Combat itself is quite similar to that in previous Soul Calibur games.  One thing that the series has always had going for it more than a lot of other


3D fighting games is the scalability of the playing experience.  Veterans of the genre can quickly learn the moves, and find a deep fighter.  Meanwhile, those who havenít played a whole lot of fighting games can still pick up the controller, learn the basics and have some fun without suddenly becoming overwhelmed.  However, the game does suffer from some inconsistent difficulty in single player mode.  Players can be going along fighting one opponent after then next with the difficulty slowly increasing when suddenly theyíre up against an exceptionally tough individual.  After finally beating the person, things become easier again for a time until players find themselves against another particularly difficult foe.  There isnít any rhyme or reason to this either with specific characters being easier of more difficult to defeat.  Itís just that they bring their super A-game at random intervals.  The one character that is consistently hard to beat relative to all of the other characters, though, is Abyss, the final boss.  Compared to all of the other characters in Soul Calibur III, this guy is incredibly tough.


While Soul Calibur III continues to get the fundamentals right, a lot of the extra bells and whistles that Namco decided to throw in this time feel forced.  There are all these extra modes of play in the game that may look good on paper, but sometimes fall flat when executed.


For instance, thereís the gameís story mode.  Leading up to the gameís launch, Namco was hyping this up as being an incredible narrative experience.  Hell, youíd think they were releasing the next Lawrence of Arabia the way the publisher was going on, yet what we see in Soul Calibur III is a bunch of uninspired stories delivered in the most uninteresting manner possible.  As an added curve ball, thereís even a real-time strategy mini-game that feels more like an excuse to have characters run on a tiny map, and get into the occasional brawl.  Frankly, if gamers want a strategy game theyíll fire up a far more robust product like Age of Empires.  Chronicles of the Sword mode just wastes peopleís time.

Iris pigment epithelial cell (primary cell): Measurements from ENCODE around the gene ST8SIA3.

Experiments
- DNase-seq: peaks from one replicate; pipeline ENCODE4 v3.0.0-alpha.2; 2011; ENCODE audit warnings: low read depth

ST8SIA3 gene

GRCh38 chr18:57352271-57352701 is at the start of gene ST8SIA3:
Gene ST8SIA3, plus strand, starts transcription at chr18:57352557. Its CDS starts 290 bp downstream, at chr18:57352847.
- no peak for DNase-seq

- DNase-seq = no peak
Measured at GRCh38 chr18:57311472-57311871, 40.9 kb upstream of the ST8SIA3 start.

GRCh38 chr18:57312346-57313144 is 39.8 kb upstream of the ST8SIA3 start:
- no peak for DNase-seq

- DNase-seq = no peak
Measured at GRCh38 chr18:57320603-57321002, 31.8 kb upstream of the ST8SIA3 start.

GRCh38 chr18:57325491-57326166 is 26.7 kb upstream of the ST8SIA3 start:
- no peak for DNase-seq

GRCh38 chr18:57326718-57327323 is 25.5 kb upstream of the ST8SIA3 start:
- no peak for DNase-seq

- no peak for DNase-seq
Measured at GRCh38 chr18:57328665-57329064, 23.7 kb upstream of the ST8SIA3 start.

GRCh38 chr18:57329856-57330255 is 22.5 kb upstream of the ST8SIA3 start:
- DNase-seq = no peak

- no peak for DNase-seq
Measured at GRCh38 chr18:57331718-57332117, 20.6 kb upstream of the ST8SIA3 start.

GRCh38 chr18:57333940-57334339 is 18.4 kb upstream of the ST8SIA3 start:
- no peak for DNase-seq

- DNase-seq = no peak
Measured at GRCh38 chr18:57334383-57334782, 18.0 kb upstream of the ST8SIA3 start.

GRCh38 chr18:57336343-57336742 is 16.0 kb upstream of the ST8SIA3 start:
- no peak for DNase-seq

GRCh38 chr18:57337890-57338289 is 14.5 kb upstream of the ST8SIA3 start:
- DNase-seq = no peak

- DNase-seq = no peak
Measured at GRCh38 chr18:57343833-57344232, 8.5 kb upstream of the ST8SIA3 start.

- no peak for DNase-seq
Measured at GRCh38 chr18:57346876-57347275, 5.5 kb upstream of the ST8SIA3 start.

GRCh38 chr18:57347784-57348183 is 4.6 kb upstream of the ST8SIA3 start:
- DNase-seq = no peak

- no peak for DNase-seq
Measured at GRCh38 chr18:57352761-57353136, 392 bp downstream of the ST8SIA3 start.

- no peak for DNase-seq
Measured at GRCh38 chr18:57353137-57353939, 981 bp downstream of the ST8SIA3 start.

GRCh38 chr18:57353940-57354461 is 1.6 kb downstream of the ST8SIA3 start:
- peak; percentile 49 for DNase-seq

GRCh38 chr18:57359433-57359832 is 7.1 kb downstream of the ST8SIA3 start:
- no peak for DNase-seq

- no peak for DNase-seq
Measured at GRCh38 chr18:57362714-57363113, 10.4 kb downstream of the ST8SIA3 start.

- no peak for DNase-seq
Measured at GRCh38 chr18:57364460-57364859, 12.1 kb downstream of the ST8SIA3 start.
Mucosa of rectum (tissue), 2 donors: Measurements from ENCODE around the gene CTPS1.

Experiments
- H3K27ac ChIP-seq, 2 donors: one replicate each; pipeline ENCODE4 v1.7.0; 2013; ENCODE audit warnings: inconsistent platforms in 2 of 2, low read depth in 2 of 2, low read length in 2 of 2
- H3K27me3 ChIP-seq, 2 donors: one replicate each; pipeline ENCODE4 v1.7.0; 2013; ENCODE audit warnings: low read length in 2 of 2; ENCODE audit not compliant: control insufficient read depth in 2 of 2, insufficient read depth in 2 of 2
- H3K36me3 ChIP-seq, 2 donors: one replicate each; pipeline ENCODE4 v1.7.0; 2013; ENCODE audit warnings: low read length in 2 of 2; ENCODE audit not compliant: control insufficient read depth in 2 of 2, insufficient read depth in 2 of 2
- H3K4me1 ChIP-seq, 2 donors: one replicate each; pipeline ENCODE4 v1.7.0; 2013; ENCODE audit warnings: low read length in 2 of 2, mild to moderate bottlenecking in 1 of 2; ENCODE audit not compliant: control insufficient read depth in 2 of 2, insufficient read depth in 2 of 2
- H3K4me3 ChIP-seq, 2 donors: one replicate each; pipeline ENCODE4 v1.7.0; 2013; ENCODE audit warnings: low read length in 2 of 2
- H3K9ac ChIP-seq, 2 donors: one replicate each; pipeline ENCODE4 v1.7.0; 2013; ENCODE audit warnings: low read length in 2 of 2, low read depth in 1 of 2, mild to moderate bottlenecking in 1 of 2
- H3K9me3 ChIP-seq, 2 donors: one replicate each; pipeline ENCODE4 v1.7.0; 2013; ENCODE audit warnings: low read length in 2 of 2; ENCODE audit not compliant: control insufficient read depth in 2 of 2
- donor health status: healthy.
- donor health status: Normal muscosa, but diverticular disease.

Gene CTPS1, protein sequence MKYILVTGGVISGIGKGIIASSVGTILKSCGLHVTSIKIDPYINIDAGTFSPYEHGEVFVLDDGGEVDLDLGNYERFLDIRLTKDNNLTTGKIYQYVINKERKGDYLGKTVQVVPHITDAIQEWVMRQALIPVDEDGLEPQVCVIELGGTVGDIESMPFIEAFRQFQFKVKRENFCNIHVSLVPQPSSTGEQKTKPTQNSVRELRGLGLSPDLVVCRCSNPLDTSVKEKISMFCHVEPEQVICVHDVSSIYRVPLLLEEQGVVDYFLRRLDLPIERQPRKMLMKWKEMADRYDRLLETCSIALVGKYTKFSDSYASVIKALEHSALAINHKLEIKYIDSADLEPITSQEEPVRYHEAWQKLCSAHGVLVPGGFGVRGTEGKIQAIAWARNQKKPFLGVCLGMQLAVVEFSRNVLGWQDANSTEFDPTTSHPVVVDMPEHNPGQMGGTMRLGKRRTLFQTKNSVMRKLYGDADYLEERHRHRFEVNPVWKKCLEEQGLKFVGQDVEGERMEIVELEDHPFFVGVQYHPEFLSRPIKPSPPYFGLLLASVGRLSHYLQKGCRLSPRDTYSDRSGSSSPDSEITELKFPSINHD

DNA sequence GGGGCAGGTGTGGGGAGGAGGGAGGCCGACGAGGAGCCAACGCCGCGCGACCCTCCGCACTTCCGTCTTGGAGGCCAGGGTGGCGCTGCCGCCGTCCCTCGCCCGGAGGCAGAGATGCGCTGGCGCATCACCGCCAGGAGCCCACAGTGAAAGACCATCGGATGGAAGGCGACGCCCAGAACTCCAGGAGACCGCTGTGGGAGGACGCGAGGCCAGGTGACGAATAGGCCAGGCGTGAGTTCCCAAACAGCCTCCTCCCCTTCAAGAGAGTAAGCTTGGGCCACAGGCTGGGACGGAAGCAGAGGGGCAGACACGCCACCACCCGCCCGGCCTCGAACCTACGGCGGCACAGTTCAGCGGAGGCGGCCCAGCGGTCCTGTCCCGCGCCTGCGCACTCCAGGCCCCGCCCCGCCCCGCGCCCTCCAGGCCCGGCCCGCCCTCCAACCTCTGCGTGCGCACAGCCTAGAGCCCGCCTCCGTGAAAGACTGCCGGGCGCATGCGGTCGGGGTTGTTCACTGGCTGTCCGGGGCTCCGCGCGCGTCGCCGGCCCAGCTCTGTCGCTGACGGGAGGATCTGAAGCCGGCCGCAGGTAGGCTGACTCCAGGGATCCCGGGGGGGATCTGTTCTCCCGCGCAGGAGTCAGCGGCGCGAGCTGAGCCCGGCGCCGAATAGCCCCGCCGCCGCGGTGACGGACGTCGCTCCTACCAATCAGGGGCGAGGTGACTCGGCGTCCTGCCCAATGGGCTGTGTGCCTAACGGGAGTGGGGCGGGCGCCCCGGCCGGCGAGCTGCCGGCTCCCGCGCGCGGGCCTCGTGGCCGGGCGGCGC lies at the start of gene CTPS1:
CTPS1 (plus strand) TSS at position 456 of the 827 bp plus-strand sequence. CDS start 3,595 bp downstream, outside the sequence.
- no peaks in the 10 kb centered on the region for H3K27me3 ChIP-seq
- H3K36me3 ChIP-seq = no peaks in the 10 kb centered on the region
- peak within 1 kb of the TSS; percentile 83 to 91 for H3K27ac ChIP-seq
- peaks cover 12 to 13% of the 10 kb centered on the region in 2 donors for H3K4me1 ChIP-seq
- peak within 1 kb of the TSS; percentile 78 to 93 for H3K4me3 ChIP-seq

soul-calibur-iii-3.jpg (96257 bytes)          soul-calibur-iii-4.jpg (68468 bytes)


Strangely, though, the character creation mode is really quite fun.  Players go in and pick their gender, basic class (barbarian, ninja, saint, etc.) and begin to customize the appearance of their budding warrior.  What makes the enjoyment so surprising is that the armor and clothing one can cloth their warrior in doesnít add any benefit while theyíre fighting.  Itís just for looks.  Yet time and time again, Iíve found myself trying to unlock more armor, or earn enough gold to buy more in the shops so I can doll up my characters just that much more.  This mode by far continues Soul Caliburís ability to sink its claws into completionists that absolutely must unlock and collect everything in a given game.


Looking at the total package, itís hard to shake the feeling that Namco simply played it safe with Soul Calibur III.  The gameplay is very similar to previous games, and the game looks better than ever, but for the most part all of the extra modes arenít a huge leap over that found in previous titles in the series.  At the end of the day, Soul Calibur III is an extremely good fighter; just donít expect it to reinvent the wheel.


Mr. Nash

December 4, 2005

Digg this Article!  | del.icio.us 

Advertise | Site Map | Staff | RSS Feed           Web Hosting Provided By: Hosting 4 Less


 - CivFanatics-   - Coffee, Bacon, Flapjacks! -    - Creative Uncut -      - DarkZero -     - Dreamstation.cc -   

 - gamrReview-     - Gaming Target-    - I Heart Dragon Quest -    - New Game Network -

- The Propoganda Machine -    - PS3 : Playstation Universe -     - Zelda Dungeon - 

All articles ©2000 - 2014 The Armchair Empire.

All game and anime imagery is the property of their respective owners.

Privacy Statement - Disclaimer